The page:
Also it is not as straight-forward as it sounds - looking at one position in isolation. We have related positions in our portfolio, so we may have put on two (hedging) short positions against one long position. So the catalyst for action can't be one share price in isolation, even if the P&L on that may be negative – there could be a long position down 40% and the shorts are down 35%, for a net loss of 5%. So the trigger level of an 8% loss has not been reached and so the stop would not be effective even if the three stocks are each down more than 30%!

There is another factor in the frequency of taking losses - the size of the P&L of the whole Fund has an impact. When the fund is doing well, and the P&L is positive, it is natural that the balance sheet of the fund is higher than when we have had to take losses. So it is much easier to run the profitable positions, and not be compelled to close the losers when the whole fund has a positive P&L (for the year).

Investors in the fund should also appreciate that there are some exit tactics to be deployed. So even where there is a stop level, not the whole of the position is changed all at once. I prefer to sell, say, half a long position at a level and then wait to see how it reacts for the remainder.

Q. Thanks for your time, Martin. You have given us a good insight into how you work with the Street, and how you manage the volatility of your fund so well. Good luck with the alpha harvesting in 2011.


Terms: Management Fee: 1.5%, Performance Fee: 20%, Redemptions: Monthly, Lock Up: No

The interview was conducted on the 12th January 2011.

Another article on ABACO Financials Fund can be found here.

Thursday, 10 March 2011

Bridgewater Associates in Numbers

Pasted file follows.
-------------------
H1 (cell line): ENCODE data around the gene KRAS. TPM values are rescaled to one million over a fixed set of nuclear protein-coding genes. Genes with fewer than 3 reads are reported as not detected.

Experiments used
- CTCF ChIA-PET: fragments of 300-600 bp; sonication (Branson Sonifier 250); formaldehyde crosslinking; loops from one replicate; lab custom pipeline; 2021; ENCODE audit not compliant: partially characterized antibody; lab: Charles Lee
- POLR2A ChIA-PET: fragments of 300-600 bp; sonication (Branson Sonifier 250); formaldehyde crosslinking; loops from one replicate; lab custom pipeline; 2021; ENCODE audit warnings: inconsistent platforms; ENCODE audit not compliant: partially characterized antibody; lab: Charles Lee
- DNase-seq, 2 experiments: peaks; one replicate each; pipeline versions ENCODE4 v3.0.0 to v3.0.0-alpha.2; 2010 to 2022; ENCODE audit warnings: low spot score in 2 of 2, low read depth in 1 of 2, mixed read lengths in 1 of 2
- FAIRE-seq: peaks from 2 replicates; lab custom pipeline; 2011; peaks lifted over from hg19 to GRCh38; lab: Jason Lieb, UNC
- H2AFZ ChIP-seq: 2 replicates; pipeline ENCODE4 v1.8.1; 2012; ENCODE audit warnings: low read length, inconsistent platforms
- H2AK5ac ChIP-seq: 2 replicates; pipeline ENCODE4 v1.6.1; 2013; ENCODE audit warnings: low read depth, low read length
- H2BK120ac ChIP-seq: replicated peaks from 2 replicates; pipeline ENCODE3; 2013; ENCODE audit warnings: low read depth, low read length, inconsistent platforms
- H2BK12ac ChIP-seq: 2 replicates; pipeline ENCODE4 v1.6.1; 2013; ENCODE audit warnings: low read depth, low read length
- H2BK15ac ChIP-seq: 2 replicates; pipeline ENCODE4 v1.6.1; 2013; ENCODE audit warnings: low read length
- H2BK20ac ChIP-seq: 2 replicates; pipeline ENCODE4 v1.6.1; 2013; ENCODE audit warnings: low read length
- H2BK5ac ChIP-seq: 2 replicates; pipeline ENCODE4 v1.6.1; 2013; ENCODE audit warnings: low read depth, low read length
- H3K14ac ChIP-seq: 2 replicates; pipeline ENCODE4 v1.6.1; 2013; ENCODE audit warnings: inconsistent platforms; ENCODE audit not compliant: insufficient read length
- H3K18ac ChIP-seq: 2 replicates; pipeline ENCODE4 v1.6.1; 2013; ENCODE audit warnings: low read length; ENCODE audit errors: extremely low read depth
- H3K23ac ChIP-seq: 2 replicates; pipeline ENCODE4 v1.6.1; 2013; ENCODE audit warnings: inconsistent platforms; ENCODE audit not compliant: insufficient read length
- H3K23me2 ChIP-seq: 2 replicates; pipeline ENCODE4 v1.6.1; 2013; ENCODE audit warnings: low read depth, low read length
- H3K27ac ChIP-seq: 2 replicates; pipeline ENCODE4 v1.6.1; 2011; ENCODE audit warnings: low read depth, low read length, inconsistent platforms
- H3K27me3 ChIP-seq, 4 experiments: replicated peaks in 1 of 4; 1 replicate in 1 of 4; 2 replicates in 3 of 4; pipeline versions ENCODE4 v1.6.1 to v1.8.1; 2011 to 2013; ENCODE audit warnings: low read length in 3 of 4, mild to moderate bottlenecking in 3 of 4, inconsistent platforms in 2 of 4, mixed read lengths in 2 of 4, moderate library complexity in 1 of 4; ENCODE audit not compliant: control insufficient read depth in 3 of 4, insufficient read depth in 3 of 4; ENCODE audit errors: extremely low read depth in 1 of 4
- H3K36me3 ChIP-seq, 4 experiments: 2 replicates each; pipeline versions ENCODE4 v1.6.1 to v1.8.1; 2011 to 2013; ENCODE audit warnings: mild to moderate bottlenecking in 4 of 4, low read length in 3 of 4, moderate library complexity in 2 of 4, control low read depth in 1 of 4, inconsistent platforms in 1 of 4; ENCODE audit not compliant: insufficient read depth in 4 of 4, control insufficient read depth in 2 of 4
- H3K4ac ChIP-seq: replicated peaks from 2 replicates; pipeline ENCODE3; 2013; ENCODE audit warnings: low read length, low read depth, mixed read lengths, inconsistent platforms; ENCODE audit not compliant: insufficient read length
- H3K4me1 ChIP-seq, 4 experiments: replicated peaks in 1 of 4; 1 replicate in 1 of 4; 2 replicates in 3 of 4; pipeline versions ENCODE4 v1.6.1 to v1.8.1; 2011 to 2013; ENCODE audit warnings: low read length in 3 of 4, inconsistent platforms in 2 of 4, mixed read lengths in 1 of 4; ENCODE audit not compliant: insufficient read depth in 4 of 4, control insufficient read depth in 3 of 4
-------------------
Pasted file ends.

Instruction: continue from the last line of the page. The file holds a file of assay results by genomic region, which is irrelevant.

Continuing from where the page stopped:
Among the 1100 staff at Bridgewater there are as many as 130 client service personnel looking after around 300 clients.

  Bridgewater manages $87bn in assets.

    Ray Dalio's total remuneration for 2010 will be of the order of $3bn.

     The flagship Pure Alpha Fund produced its best year ever last year with a return of 44.8%.

      Pure Alpha was up 8.7% in 2008 when 70% of hedge funds were down.

       Bridgewater Associates is 36 years old this year.

        Asset growth has been at the extraordinary rate of 25% per year for the last ten years.

         Over the last 20 years the Pure Alpha Fund has produced a compound annual return of 18%.

   About 30% of the employees at Bridgewater quit or are fired in their first two years at the firm.

DATA SOURCE: AR magazine

Wednesday, 9 March 2011

The Grind Continues for Many Hedge Fund Managers

Whilst there is a constituency within the hedge fund industry which have obtained the Hollywood version of the trappings of success in the financial sector - the cars, the ranches, and the (part-owned) private jet - there is also a very long tail of funds which have not been in performance fee nirvana for some years.